Martin is a commitment-phobe. He’s also a pilot. All hail breaks loose on his wedding day as icy pellets rain from the sky and he sneaks out the church window, ditching his bride-to-be and flying home to sunny Southern California. Countless one night stands later, he returns to podunk Pennsylvania for kooky family holidays only to find his ex on the arm of an old football rival and his relatives full of helpful sex advice. Martin’s instincts: take wing on the next Triple Seven back to Orange County. But this runaway groom’s bolting days may be drawing to an end after a long-legged runner saunters past his wiffle ball game.
The cute blonde offers Martin a taste of her cotton candy and a taste of his own medicine as she plays flirt and flee with him. Confident, extroverted, and a little bit wacky, Coral’s everything Martin is not. A red-eye flight home would be easier for Martin than a game of cat and mouse with this girl. To find his Happily Ever After and avoid flying solo forever, this pilot will need to stop running away from love and start running to it—if only he could get Coral to stick around for longer than a New York minute.
First 250 Words:
“There’s only one way out of this room, Marty.” Uncle Lars pointed to the altar doorway. “Whether boon or doom awaits you there, no one can know.”
Thunder rattled the sacristy’s stained glass. Martin jumped. High. That’s when the rain started. Sheeting. On Martin’s wedding day. Full on roaring thunderstorm. Deluge, really. One that violently morphed into the rapid, crackling ping-ping of dropping hail.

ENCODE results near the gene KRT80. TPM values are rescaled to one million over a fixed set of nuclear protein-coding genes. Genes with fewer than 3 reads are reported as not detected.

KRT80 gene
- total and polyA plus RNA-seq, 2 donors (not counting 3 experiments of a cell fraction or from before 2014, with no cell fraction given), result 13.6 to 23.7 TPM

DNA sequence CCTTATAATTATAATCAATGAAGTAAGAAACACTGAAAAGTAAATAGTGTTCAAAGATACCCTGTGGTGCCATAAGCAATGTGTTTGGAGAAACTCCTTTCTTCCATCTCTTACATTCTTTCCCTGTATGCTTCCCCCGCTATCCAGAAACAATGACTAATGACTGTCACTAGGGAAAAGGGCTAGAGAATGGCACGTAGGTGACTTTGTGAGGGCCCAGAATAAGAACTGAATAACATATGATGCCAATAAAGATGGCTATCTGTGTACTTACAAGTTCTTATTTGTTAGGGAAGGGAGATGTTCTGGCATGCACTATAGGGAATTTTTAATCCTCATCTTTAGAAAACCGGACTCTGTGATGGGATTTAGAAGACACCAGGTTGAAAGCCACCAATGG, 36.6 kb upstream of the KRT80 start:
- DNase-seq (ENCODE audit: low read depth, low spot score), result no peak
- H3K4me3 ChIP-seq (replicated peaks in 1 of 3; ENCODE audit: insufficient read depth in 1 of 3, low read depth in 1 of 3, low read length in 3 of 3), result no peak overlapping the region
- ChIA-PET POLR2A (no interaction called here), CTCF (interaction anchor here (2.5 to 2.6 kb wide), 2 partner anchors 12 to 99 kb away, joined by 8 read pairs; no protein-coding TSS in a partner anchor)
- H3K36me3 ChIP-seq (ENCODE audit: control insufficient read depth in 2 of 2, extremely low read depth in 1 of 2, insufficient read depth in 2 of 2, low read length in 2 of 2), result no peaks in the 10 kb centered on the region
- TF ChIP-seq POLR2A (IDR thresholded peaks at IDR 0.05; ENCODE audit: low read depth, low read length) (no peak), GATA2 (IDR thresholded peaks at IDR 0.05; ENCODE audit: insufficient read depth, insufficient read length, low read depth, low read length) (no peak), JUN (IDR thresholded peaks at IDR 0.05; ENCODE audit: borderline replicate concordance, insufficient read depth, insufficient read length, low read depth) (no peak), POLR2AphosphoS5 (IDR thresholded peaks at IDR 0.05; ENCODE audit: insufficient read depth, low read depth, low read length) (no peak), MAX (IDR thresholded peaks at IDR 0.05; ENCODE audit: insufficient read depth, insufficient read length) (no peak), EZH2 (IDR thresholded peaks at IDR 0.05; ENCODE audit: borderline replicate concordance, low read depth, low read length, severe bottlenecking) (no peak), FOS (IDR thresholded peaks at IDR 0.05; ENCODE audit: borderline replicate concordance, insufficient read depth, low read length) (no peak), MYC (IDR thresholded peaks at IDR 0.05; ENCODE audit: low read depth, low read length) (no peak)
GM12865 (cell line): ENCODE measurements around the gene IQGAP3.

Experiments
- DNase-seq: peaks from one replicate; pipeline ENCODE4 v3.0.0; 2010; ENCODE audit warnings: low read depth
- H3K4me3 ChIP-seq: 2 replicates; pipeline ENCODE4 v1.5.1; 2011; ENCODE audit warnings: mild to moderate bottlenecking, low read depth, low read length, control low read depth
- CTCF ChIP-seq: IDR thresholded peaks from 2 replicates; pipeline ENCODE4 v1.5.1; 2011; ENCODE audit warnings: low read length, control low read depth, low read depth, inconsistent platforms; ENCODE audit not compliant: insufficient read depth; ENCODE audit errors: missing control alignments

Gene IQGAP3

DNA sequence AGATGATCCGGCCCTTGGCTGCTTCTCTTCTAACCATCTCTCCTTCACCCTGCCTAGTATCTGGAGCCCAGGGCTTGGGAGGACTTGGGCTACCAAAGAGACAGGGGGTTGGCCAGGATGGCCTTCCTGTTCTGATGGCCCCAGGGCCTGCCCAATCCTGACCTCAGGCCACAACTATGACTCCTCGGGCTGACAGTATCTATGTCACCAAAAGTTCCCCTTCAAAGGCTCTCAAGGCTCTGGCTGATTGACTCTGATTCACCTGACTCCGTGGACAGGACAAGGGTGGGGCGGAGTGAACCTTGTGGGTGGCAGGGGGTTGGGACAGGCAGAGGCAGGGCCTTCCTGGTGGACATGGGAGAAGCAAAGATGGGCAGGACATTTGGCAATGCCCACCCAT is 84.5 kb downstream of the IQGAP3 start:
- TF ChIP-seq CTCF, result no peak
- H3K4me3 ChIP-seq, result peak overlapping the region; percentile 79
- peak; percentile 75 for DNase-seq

Squinting out the yellow-tinted stained glass, Martin discerned a flurry of suits and dresses charging the cathedral gates. Icy munitions poured down, riddling car roofs, dinging hoods, and pelting wedding guests. “You know,” Lars said, scratching the skull underneath his erratic Einstein hair, “some cultures consider hail good luck for your nuptials.” Good luck? “There are others, however,” he continued, “who view hail as God’s retribution on the iniquities of humanity.” Bad luck. “Sin lately, Marty?” Ummm… “Did you remember your Mother’s Day gift?” Shit. “Marty! Marty! Marty! Any dick off the street can tell you Mother’s Day is the single most important 24 hours in your Mother-in-Law’s existence. Women who selflessly wipe poop off baby butts and open rent-free basements to socially backward thirty-something sons need to have some kernel of joy in their otherwise bleak lives.”
“She’s not my mother-in-law…yet,” Martin croaked, deep voice catching in his throat.
“She will be. She will be,” said Lars, pitifully attempting a Yoda-ish voice. Drawing no response, Lars shrugged. “At least you’ll get laid tonight. Another thirty years, you might not be so lucky.”
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